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China, while facing the negative environmental impacts of coal, still has blinders on

post #1 of 14
Thread Starter 

As Climate Progress reports,

 

  • A severe drought in northern China — considered the country’s breadbasket — has hit almost 43% of the country’s wheat crop this winter, senior officials have warned….Henan Daily reported that the drought is the province’s most severe since 1951, with no rain for 105 days. It warned that up to 63% of the region’s wheat crop is threatened.
  • Chinese scientists said Wednesday glaciers that serve as water sources on the Qinghai-Tibet plateau are melting at a “worrisome speed,” having receded 196 square km over the past nearly 40 years.
  • A senior family planning official in China has noted an alarming rise in the number of babies with birth defects….Jiang Fan, from China’s National Population and Family Planning Commission, said environmental pollution was a cause of the increase.  The coal-mining heartland of Shanxi province had the biggest problem.

 

Despite this triad of negative environmental impacts from coal and carbon emissions in general, when asked “Is China ready to sign a treaty to cap carbon emissions?”,  Chinese Premier Wen Jiabao answered

 

...it’s difficult for China to take quantified emission reduction quotas at the Copenhagen conference, because this country is still at an early stage of development. Europe started its industrialisation several hundred years ago, but for China, it has only been dozens of years.

 

To which Joseph Romm appropriately responds,

 

China is going to have to get past this nonsense that it is like Haiti or Kenya. It is a hyperdeveloping country that has been consuming more coal, steel, cement than any other country by far for years. It is perfectly reasonable for China to develop fast, but to impy that it is only at an “early stage of development” is a canard.

 

Looks like Obama and Steven Chu have their work cut out for them getting China to slow down its coal use and carbon emissions.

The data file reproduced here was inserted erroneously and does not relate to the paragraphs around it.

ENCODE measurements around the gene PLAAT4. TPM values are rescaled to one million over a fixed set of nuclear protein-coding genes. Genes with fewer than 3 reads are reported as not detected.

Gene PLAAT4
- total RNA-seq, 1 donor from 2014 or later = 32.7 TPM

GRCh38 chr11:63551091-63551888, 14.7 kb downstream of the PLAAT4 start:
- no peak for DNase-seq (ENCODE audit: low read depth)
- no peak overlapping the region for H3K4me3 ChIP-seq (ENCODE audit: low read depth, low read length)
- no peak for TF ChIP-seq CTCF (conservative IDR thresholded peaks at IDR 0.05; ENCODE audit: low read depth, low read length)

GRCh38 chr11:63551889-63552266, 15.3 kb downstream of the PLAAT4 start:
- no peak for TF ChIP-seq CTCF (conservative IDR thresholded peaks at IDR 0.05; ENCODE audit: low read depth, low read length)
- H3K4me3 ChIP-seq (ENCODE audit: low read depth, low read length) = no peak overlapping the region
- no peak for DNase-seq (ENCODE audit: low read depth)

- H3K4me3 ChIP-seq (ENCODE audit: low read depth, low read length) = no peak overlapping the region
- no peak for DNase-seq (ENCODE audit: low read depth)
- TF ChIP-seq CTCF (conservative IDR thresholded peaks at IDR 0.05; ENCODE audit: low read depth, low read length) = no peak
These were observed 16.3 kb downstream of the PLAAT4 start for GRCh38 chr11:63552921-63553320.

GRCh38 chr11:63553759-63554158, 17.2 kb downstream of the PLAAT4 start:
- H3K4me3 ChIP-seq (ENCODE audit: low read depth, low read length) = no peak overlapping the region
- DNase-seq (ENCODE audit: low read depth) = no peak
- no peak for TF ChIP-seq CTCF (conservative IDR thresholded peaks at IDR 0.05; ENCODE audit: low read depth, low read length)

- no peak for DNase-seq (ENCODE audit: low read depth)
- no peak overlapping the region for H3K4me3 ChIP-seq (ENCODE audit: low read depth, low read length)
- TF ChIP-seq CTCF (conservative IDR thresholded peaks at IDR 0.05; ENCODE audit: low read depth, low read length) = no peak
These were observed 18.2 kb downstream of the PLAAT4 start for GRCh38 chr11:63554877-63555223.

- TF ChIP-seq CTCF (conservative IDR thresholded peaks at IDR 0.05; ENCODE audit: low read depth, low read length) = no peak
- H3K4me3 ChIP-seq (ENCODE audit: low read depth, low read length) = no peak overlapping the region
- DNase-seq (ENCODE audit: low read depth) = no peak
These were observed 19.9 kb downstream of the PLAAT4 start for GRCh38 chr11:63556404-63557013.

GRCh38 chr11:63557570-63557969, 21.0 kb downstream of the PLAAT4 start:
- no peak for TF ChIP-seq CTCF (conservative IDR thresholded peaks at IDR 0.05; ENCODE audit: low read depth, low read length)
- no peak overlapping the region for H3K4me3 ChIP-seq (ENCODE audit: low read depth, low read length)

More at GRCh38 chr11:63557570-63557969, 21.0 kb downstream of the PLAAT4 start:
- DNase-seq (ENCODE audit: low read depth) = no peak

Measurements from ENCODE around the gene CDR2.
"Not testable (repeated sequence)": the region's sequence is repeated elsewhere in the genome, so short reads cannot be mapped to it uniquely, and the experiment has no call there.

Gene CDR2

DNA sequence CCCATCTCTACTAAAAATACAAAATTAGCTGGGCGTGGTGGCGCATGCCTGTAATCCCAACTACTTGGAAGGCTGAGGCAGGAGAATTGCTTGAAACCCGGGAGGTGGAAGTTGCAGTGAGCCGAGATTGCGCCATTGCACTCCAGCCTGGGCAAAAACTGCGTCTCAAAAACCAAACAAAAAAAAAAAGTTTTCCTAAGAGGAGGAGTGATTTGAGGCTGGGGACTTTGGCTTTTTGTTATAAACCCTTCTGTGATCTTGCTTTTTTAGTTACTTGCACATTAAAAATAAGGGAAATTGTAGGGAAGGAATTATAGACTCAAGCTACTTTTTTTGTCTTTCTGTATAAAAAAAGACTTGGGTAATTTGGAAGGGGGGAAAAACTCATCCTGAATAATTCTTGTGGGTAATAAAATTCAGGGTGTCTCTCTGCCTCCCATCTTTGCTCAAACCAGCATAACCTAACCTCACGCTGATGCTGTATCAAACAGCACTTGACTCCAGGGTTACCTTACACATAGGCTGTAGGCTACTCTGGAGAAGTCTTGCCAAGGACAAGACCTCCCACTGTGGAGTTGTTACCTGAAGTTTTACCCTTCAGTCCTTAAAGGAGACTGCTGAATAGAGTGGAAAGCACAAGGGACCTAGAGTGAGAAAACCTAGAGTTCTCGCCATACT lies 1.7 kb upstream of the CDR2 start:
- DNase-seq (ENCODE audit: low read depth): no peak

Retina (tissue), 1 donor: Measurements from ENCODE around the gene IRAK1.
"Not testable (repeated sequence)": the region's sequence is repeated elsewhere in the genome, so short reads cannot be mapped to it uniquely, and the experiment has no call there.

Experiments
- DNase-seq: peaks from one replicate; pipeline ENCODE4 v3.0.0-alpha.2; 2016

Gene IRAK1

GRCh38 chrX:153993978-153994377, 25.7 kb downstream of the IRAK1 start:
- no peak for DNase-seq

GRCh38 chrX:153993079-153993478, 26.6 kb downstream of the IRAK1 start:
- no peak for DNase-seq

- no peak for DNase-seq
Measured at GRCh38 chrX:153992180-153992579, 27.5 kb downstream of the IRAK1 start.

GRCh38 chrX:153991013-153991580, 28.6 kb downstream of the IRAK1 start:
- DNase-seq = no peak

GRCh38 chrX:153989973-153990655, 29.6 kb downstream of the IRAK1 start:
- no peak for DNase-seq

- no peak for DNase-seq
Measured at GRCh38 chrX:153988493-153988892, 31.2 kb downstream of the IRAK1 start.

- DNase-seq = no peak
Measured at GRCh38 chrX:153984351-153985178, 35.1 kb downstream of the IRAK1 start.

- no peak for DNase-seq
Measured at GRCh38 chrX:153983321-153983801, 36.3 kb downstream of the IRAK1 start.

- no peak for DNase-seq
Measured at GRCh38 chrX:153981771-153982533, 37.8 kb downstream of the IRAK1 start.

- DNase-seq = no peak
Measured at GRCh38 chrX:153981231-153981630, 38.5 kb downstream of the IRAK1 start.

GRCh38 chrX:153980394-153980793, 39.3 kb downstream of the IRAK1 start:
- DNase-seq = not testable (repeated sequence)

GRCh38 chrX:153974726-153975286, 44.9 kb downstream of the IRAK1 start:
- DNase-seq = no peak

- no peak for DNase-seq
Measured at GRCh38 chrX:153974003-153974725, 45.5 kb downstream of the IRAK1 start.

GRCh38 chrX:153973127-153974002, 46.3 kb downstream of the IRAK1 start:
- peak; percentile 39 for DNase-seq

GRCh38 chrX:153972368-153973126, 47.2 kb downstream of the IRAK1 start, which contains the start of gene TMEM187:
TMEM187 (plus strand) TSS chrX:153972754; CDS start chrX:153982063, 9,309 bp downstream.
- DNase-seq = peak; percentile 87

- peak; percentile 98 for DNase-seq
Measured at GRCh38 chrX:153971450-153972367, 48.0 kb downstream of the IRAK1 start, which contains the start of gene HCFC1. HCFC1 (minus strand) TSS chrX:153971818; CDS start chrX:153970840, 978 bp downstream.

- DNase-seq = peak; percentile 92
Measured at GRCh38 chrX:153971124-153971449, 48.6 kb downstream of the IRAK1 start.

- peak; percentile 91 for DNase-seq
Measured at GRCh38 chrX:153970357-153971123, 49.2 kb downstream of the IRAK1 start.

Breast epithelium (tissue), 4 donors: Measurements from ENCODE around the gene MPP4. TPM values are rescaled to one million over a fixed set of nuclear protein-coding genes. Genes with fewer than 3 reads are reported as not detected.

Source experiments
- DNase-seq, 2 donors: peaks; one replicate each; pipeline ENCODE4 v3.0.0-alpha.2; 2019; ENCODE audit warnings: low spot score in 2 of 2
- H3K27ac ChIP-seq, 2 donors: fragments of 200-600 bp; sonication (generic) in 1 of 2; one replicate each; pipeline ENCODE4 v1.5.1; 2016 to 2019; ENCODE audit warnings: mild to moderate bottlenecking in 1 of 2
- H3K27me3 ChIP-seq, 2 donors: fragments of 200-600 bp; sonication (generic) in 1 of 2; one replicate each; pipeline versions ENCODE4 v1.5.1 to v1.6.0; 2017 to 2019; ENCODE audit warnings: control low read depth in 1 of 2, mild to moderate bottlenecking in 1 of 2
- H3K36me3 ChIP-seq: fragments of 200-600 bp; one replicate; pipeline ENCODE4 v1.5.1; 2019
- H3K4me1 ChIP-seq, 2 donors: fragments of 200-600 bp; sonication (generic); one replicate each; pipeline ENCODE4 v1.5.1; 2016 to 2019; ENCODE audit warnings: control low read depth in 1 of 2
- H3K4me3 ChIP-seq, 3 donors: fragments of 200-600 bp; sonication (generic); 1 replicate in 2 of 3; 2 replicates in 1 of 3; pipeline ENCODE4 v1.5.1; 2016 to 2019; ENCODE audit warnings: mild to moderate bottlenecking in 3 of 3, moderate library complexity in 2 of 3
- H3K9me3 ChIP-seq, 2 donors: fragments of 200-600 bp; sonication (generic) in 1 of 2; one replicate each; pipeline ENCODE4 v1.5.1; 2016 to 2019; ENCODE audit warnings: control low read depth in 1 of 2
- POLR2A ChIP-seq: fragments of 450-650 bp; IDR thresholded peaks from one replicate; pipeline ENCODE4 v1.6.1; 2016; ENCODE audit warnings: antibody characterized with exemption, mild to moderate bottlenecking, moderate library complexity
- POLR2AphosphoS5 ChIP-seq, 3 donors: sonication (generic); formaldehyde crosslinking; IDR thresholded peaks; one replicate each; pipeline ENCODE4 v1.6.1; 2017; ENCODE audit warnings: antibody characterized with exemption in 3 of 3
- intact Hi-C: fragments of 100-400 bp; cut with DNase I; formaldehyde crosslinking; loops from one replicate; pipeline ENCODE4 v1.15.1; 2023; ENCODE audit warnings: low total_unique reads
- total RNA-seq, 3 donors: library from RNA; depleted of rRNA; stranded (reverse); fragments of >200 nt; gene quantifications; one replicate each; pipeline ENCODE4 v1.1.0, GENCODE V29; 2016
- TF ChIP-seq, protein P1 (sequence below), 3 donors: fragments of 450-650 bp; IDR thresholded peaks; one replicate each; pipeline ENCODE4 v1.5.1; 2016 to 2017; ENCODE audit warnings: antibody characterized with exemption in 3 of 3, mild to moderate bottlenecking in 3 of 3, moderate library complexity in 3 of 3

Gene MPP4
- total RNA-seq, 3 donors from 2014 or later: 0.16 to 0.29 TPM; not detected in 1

Edited by dana1981 - Fri, 6 Feb 2009 21:51:50 UTC
post #2 of 14

Yikes...  China's a complicated issue.  I can certainly understand how they say Europe and the US have been seriously polluting for a long time now...but at the same time...if we don't all pitch in, we're all going to be in absolutely dire straits.

 

Any predictions on what Obama and Chu will do there?

post #3 of 14
Thread Starter 
Quote:
Originally Posted by stins:

 

Any predictions on what Obama and Chu will do there?


 

One report, “A Roadmap for U.S.-China Cooperation on Energy and Climate Change,” is a joint project of the Asia Society and the Pew Center on Global Climate Change, both based in the United States. Scientists and policy advisers from both countries contributed to the report.

 

The origins of the report indicate that it could carry weight in the White House. It was produced by a committee led by Steven Chu

 

NYTimes story

post #4 of 14

When we were in Vietnam, I was shocked by the extent of the air pollution.  I think that instead of being allowed more lax restrictions on the acceptable amount of pollution, western countries should provide aid specifically earmarked to help economically developing countries bypass the super polluting stages of traditional development.  China needs more power plants?  How about we help them to build wind/solar/hydroelectric, or at the very least, cleaner coal plants?  We provide plenty of international aid for other reasons, and I think this should be a priority too- we all share the same air...it's just lucky that we have the Pacific ocean to dilute the smog a bit.

post #5 of 14
Quote:
Originally Posted by nitedreamer: